Director Nicholas Martin has chosen to keep the actors’ delivery stylistically similar to Chekhov’s syntax which is beautifully captured in the cadence of Durang’s script. This generally works well, and the disparity between the family members and the three outside characters is clear. However, some of his staging is cumbersome and extraneous involving excessive movement or the need to move furniture. This is just one of a few small issues that lessen the impact of the evening. The second act is a bit long at this point, and the cast needs to work on pacing so that lines do not get swallowed by the audience laughter of which there is a great deal. Since this is a new work, all of these should be corrected by the time that this show opens at the Mitzi Newhouse Theatre in Lincoln Center on October 25.

I don’t want to give away too much of the story because the fun here is discovering all of the glorious quirks that make these characters work. There are, however, two interesting moments in act two. Kristine Nielsen has a telephone monologue which is not only beautifully written but is gloriously performed. She is simply stunning in a quiet moment where the audience cannot help but feel overwhelming compassion for her. She externalizes the pain she has felt since being adopted into this bizarre family at the age of eight so that it is palatable. This monologue alone is “worth the price of admission.”

The other moment, although a bit long and rambling, deals with another Chekhovian theme: the pain and loss that comes with progress. Vanya has lost a great deal of connection to life, and he bemoans the fact that Spike is indicative of the loss of social mores in America in an outburst decries his desire to go back to what he believes were more innocent days when Ed Sullivan, Ozzie & Harriet, I Love Lucy, and dial telephones among other things made life better. Although wonderfully funny and telling, it goes on too long which lessens its impact. It’s still, however, a list of things that have crossed the minds of many of us “of an age” who remember a time when it wasn’t necessary to be constantly attached to the world, a time when people were a bit more conscious of others around them.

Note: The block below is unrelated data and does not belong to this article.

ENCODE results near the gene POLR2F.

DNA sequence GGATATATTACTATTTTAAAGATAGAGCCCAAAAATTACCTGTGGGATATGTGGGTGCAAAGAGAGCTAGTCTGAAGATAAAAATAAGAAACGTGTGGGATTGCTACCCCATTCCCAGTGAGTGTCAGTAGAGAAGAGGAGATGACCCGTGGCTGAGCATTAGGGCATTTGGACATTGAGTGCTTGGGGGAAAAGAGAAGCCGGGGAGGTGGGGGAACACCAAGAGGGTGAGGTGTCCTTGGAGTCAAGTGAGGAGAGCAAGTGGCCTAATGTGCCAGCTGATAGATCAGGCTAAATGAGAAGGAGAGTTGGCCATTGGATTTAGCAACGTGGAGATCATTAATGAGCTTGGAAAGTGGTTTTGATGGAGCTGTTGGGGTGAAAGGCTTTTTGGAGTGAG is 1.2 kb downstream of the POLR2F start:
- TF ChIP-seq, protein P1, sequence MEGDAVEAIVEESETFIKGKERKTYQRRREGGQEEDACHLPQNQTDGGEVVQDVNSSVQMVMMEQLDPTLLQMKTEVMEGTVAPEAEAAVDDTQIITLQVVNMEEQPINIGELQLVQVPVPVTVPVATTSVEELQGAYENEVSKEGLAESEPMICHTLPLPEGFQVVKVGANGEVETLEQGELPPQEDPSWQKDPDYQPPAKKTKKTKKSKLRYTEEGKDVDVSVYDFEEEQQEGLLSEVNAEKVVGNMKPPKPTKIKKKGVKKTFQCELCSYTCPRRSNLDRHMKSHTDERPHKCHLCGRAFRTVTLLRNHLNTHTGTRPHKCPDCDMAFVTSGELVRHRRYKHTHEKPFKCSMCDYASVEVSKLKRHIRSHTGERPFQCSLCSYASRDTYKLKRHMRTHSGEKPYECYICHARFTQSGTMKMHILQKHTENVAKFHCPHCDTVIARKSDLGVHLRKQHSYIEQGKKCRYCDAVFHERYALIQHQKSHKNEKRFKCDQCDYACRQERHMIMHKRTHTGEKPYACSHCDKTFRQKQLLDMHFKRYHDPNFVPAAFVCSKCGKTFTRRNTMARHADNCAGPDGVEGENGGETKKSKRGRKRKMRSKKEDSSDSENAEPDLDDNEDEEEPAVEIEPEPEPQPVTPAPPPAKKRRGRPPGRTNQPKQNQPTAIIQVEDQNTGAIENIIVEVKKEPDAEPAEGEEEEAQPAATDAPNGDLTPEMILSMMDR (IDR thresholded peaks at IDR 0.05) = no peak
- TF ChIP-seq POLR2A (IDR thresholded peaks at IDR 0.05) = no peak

It’s wonderfully silly, and I don’t think I will ever forget the visual of Weaver dressed as Snow White or the superb Maggie Smith imitation offered up by Nielsen as the “Wicked Witch from Snow White as played by Maggie Smith on her way to the Oscars” which is the kind of thing one comes to expect from Durang’s wonderfully quirky world view.

VANYA AND SONIA AND MASHA AND SPIKE is one of those interesting shows that appears to be abject silliness initially, but once one digs through the surface artifice and manners, there are universal themes and situations that add up to much more.

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Christopher Durang and Cast

Christopher Durang, Sigourney Weaver, Kristine Nielsen, and David Hyde Pierce of the McCarter Theatre Company’s production of VANYA AND SONIA AND MASHA AND SPIKE.